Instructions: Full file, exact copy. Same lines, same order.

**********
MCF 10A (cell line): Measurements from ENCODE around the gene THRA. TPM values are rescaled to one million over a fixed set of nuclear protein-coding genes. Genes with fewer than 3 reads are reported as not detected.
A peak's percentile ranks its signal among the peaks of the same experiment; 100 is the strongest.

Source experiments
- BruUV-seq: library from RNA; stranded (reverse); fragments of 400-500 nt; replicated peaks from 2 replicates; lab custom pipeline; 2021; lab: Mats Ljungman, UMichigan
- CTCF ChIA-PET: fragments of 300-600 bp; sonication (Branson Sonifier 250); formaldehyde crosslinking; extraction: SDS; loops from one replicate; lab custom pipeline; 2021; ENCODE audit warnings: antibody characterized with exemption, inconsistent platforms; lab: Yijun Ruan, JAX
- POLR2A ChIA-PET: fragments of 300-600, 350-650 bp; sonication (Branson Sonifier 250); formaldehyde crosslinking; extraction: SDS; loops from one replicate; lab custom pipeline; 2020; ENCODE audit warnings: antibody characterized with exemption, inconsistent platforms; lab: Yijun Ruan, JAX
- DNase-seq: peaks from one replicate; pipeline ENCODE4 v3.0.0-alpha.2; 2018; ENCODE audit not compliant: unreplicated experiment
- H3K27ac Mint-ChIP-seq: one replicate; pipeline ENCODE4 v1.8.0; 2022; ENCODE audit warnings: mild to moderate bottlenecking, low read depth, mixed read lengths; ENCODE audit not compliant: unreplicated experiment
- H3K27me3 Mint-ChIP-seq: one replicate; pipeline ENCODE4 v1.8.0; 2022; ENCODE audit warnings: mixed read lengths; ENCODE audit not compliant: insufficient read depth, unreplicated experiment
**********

MCF 10A (cell line): Measurements from ENCODE around the gene THRA. TPM values are rescaled to one million over a fixed set of nuclear protein-coding genes. Genes with fewer than 3 reads are reported as not detected.
A peak's percentile ranks its signal among the peaks of the same experiment; 100 is the strongest.

Source experiments
- BruUV-seq: library from RNA; stranded (reverse); fragments of 400-500 nt; replicated peaks from 2 replicates; lab custom pipeline; 2021; lab: Mats Ljungman, UMichigan
- CTCF ChIA-PET: fragments of 300-600 bp; sonication (Branson Sonifier 250); formaldehyde crosslinking; extraction: SDS; loops from one replicate; lab custom pipeline; 2021; ENCODE audit warnings: antibody characterized with exemption, inconsistent platforms; lab: Yijun Ruan, JAX
- POLR2A ChIA-PET: fragments of 300-600, 350-650 bp; sonication (Branson Sonifier 250); formaldehyde crosslinking; extraction: SDS; loops from one replicate; lab custom pipeline; 2020; ENCODE audit warnings: antibody characterized with exemption, inconsistent platforms; lab: Yijun Ruan, JAX
- DNase-seq: peaks from one replicate; pipeline ENCODE4 v3.0.0-alpha.2; 2018; ENCODE audit not compliant: unreplicated experiment
- H3K27ac Mint-ChIP-seq: one replicate; pipeline ENCODE4 v1.8.0; 2022; ENCODE audit warnings: mild to moderate bottlenecking, low read depth, mixed read lengths; ENCODE audit not compliant: unreplicated experiment
- H3K27me3 Mint-ChIP-seq: one replicate; pipeline ENCODE4 v1.8.0; 2022; ENCODE audit warnings: mixed read lengths; ENCODE audit not compliant: insufficient read depth, unreplicated experiment